by writer Michael Heise

Before the end of 2014, The Washington Post published an article insinuating that Rand Paul is not electable due to his light(er) stance on foreign policy. Tucked away in this article was a much scarier social commentary.

The article pulled info from a joint CNN/ORC poll that conducted phone interviews with 1055 people over the course of three days from Sept 25th to 28th in 2014. The questions had to do with their opinion of America’s role in foreign policy, and the answers are sadly staggering.

For example: “If you had to choose, would you describe yourself more as a hawk, that is someone who believes that military force should be used frequently to promote U.S. policy; or as more of a dove, that is someone who believes the U.S. should rarely or never use military force?”

The results?

Hawk: 45%

Dove: 50%

No Opinion: 5%

That’s right. Projecting that poll across the general population shows that nearly half of America are bloodthirsty warmongers. This would explain why so many Americans are cheering and celebrating a known liar and murderer who helped devastate Iraq – to the point that it could be taken over by Isis – in an illegal and unconstitutional occupation of that country.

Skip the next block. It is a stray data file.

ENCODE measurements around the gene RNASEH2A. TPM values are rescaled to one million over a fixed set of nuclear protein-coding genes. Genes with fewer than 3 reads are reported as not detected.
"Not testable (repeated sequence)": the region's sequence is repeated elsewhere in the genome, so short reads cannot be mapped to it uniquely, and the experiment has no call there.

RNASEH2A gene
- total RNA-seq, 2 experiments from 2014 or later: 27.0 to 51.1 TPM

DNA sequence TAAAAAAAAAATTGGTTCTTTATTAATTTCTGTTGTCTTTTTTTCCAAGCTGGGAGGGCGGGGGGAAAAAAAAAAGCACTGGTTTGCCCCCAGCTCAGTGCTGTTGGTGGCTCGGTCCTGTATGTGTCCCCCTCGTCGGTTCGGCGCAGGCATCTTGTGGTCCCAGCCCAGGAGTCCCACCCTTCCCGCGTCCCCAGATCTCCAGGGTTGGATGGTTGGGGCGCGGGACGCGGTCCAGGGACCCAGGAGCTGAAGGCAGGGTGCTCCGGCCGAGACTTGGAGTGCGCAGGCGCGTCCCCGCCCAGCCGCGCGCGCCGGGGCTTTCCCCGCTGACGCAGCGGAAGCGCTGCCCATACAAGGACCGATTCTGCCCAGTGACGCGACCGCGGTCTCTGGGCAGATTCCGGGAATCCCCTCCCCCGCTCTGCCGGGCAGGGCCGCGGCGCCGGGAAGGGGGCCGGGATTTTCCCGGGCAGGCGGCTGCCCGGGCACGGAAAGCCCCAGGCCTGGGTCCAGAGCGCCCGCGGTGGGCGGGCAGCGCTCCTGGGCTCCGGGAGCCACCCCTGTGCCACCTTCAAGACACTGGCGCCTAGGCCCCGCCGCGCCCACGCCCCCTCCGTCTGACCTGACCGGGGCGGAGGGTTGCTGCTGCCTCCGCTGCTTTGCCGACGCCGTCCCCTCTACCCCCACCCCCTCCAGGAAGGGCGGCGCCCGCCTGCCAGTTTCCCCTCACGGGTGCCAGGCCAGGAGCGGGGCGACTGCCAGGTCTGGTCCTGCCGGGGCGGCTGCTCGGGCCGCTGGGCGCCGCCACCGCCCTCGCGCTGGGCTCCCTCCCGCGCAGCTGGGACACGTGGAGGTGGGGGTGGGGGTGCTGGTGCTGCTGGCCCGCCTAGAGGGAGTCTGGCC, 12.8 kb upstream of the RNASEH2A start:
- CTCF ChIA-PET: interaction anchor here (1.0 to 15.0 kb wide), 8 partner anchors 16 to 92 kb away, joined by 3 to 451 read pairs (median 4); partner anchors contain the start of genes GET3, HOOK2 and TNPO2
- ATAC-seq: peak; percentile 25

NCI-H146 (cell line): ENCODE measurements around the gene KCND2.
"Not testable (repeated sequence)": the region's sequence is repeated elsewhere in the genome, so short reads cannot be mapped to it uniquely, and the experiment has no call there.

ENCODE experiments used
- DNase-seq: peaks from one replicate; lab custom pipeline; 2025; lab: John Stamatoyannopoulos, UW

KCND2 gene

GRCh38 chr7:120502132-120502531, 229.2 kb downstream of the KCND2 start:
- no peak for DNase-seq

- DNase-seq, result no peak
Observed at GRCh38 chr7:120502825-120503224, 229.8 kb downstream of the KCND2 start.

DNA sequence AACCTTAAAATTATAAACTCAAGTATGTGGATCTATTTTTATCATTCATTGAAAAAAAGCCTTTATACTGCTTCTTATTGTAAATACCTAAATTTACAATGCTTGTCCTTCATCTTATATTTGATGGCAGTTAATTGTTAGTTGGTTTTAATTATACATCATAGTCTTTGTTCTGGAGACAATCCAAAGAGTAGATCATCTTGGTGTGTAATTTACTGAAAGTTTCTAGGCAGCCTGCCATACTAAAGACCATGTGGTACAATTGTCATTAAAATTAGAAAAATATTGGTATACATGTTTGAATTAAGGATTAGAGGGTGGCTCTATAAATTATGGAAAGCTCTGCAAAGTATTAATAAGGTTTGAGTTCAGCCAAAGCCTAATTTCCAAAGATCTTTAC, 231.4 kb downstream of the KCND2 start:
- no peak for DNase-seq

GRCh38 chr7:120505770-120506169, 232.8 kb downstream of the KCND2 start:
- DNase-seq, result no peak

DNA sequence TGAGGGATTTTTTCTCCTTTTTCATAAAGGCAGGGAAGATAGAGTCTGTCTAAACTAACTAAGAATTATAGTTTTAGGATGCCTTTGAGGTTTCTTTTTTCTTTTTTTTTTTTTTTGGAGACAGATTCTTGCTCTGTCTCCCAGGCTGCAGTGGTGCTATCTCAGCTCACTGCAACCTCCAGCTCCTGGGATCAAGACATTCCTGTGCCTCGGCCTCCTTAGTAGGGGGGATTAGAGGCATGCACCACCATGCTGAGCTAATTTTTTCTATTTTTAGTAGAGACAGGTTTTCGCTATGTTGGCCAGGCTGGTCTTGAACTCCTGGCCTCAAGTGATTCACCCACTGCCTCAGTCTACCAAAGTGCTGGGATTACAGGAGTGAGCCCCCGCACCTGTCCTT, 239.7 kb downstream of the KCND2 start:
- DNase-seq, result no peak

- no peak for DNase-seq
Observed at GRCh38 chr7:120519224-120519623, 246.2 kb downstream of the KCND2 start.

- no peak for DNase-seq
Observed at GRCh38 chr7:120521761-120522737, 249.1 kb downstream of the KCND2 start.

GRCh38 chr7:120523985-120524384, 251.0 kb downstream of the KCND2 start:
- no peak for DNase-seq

But more importantly than that, America is a country whose adult population identifies as 83% Christian. Christianity is a religion that allegedly identifies with a doctrine known as the “Just War Theory”, which was widely developed and expanded on by Thomas Aquinas, one of Christianity’s most prominent philosophers and theologians. The Just War Theory establishes the pre-requisites to what constitutes a morally justifiable war, and how to morally engage in that war.

The first tenet speaks the loudest in this case:

Just cause – The reason for going to war needs to be just and cannot therefore be solely for recapturing things taken or punishing people who have done wrong; innocent life must be in imminent danger and intervention must be to protect life. A contemporary view of just cause was expressed in 1993 when the US Catholic Conference said: “Force may be used only to correct a grave, public evil, i.e., aggression or massive violation of the basic human rights of whole populations.”

It is widely known that the Iraq war…READ MORE